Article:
Some 20+ years ago John Darnielle bashes out an ugly/beautiful rendition of Steely Dan’s FM – taking off its sheen, reducing it down to urgent, thrashed chords. He punks up something formerly slick. It’s a wonderful trick – and part of the blueprint of the early sound of The Mountain Goats, an entity that has grown from solo act to duo to trio, to – now – fully fleshed out band. And on Goths, the latest full-lengther, on the third track, The Grey King And The Silver Flame Attunement, under a wash of moody, late-night bass and keys, some brushed drums, Darnielle takes his own lyrics and places them in a context that feels closer to a new Donald Fagen album than anything Mountain Goats.
A circle completed.
Goths is a wonderful – accessible – middle-aged reverie gone astray. Here’s nostalgia with subtle humour (“I’m hardcore/But I’m not that hardcore/I’m pretty hardcore…but I’m not that hardcore”), here’s that proud stomp (it’s always there – even if the marketing for this album oversold the no guitars buzz). Here’s wit and wisdom, pathos and something utterly pleasing. So in that sense – another Mountain Goats album. But there’s nothing in their catalogue that sounds quite like this.
Rain In Soho kicks off with simple, strong piano chords and a bass drum that threatens to kick right through the floor. Ever since the band has worked with a drummer there’s been a touch of late-eighties/nineties Violent Femmes about the sound and it’s certainly here on this track.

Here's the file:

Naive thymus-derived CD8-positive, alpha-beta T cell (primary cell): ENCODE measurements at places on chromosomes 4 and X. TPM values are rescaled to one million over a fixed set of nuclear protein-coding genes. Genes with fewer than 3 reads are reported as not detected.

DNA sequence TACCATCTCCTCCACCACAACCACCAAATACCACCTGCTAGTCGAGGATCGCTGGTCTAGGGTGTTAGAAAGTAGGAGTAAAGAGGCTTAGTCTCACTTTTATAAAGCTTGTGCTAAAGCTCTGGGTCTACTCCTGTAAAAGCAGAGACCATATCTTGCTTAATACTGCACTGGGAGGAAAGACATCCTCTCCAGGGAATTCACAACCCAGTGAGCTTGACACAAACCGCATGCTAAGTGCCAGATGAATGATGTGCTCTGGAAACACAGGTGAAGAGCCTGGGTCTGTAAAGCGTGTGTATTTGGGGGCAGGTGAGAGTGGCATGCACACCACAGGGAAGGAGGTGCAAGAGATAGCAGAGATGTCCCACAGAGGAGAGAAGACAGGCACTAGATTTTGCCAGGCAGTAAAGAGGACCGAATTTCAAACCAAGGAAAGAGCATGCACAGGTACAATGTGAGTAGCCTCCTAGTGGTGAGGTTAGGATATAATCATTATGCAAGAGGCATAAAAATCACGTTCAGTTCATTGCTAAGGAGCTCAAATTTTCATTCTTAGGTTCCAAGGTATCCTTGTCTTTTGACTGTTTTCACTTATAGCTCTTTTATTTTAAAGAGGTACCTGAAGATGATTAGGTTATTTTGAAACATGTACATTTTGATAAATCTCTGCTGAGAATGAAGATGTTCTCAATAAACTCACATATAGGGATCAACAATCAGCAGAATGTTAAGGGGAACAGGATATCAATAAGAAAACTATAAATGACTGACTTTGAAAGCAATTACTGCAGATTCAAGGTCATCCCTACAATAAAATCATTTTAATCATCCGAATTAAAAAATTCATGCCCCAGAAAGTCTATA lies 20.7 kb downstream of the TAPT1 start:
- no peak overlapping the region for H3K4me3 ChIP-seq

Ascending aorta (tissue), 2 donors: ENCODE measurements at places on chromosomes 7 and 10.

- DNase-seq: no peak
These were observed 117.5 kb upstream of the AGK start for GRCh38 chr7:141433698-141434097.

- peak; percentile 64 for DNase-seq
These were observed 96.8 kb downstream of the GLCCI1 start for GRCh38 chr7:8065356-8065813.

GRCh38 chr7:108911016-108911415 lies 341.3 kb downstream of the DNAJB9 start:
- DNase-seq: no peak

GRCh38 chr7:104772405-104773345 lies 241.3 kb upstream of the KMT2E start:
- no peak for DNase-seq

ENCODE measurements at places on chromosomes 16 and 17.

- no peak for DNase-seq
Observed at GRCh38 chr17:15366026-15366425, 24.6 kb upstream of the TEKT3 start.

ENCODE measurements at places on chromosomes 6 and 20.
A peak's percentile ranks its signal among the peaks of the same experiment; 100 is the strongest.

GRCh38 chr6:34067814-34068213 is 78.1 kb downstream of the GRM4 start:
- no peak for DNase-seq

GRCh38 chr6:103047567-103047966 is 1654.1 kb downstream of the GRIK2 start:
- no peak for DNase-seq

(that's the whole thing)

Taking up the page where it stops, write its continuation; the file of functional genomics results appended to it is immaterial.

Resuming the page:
From there it’s to a jauntiness (Andrew Eldritch Is Moving Back To Leeds) haughtiness (We Do It Different On The West Coast) and downright oddness (Unicorn Tolerance).
I get the feeling the cult of Darnielle follows him through novels and novellas, across performances in various guises and over every album – but even if fairweather-fans of this band (if they even exist?) wonder around the musical earnestness of tracks like Wear Black there’s always a way in. It’s usually been the lyrics with Darnielle, and they remain a strong point. But he’s in fine voice too – better than ever. And though at time it feels like this version of the band is stretching out across these tracks in hopes of seeing what they might go on to do there’s a vibrancy and urgency to several of the songs, particularly in the closing moments. Shelved has the energy of several mid-00s Mountain Goats standouts.
For The Portuguese Goth Metal Bands has Darnielle offering call-backs to more than one familiar lyrical theme, but the falsetto over essentially just drums and bass and very delicate piano is an entirely new set of touches and sounds.
Here we’re hearing Darnielle as the ultimate colourist, re-addressing his lyrics by re-dressing them.
Just as The Mountain Goats recently released an album about wrestling that wasn’t really about (just) wrestling – the same is true with Goths. This addresses and analyses the subculture – without ever being entirely about goths, certainly never about just goths.
And somehow finding the common ground between Steely Dan, Dexys and Sun Kil Moon, the closing track, Abandoned Flesh, is a little piece of magic. (You never thought you’d hear a song paying tribute to Gene Loves Jezebel, right?)